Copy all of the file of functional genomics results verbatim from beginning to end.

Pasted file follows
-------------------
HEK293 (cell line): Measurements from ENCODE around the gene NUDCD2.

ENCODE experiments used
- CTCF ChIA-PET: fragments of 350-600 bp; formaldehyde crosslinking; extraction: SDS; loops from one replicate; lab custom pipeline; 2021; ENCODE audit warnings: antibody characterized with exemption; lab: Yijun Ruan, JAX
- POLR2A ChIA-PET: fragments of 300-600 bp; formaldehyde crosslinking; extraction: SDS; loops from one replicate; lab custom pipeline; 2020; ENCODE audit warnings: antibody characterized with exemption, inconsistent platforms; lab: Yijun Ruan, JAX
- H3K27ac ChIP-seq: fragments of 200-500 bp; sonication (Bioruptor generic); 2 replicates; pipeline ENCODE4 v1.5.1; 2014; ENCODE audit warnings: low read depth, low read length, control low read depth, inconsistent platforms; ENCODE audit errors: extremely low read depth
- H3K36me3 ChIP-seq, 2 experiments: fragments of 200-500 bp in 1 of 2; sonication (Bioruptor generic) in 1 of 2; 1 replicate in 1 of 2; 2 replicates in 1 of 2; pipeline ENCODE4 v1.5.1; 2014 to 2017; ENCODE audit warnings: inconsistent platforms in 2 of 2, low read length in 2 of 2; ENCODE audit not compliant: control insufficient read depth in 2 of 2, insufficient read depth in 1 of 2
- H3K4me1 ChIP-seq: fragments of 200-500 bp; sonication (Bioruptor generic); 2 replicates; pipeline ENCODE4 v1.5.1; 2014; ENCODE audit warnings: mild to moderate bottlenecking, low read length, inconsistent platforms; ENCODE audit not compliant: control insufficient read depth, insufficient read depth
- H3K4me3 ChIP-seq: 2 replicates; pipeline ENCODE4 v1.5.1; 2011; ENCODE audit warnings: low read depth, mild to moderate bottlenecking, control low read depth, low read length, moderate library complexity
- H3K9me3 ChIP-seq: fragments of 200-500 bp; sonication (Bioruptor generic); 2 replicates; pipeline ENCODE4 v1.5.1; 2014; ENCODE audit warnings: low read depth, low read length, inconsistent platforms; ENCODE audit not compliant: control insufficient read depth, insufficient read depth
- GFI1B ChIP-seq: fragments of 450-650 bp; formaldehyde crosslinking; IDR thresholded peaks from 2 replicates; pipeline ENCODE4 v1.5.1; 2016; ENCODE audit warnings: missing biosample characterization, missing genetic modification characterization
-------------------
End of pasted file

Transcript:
HEK293 (cell line): Measurements from ENCODE around the gene NUDCD2.

ENCODE experiments used
- CTCF ChIA-PET: fragments of 350-600 bp; formaldehyde crosslinking; extraction: SDS; loops from one replicate; lab custom pipeline; 2021; ENCODE audit warnings: antibody characterized with exemption; lab: Yijun Ruan, JAX
- POLR2A ChIA-PET: fragments of 300-600 bp; formaldehyde crosslinking; extraction: SDS; loops from one replicate; lab custom pipeline; 2020; ENCODE audit warnings: antibody characterized with exemption, inconsistent platforms; lab: Yijun Ruan, JAX
- H3K27ac ChIP-seq: fragments of 200-500 bp; sonication (Bioruptor generic); 2 replicates; pipeline ENCODE4 v1.5.1; 2014; ENCODE audit warnings: low read depth, low read length, control low read depth, inconsistent platforms; ENCODE audit errors: extremely low read depth
- H3K36me3 ChIP-seq, 2 experiments: fragments of 200-500 bp in 1 of 2; sonication (Bioruptor generic) in 1 of 2; 1 replicate in 1 of 2; 2 replicates in 1 of 2; pipeline ENCODE4 v1.5.1; 2014 to 2017; ENCODE audit warnings: inconsistent platforms in 2 of 2, low read length in 2 of 2; ENCODE audit not compliant: control insufficient read depth in 2 of 2, insufficient read depth in 1 of 2
- H3K4me1 ChIP-seq: fragments of 200-500 bp; sonication (Bioruptor generic); 2 replicates; pipeline ENCODE4 v1.5.1; 2014; ENCODE audit warnings: mild to moderate bottlenecking, low read length, inconsistent platforms; ENCODE audit not compliant: control insufficient read depth, insufficient read depth
- H3K4me3 ChIP-seq: 2 replicates; pipeline ENCODE4 v1.5.1; 2011; ENCODE audit warnings: low read depth, mild to moderate bottlenecking, control low read depth, low read length, moderate library complexity
- H3K9me3 ChIP-seq: fragments of 200-500 bp; sonication (Bioruptor generic); 2 replicates; pipeline ENCODE4 v1.5.1; 2014; ENCODE audit warnings: low read depth, low read length, inconsistent platforms; ENCODE audit not compliant: control insufficient read depth, insufficient read depth
- GFI1B ChIP-seq: fragments of 450-650 bp; formaldehyde crosslinking; IDR thresholded peaks from 2 replicates; pipeline ENCODE4 v1.5.1; 2016; ENCODE audit warnings: missing biosample characterization, missing genetic modification characterization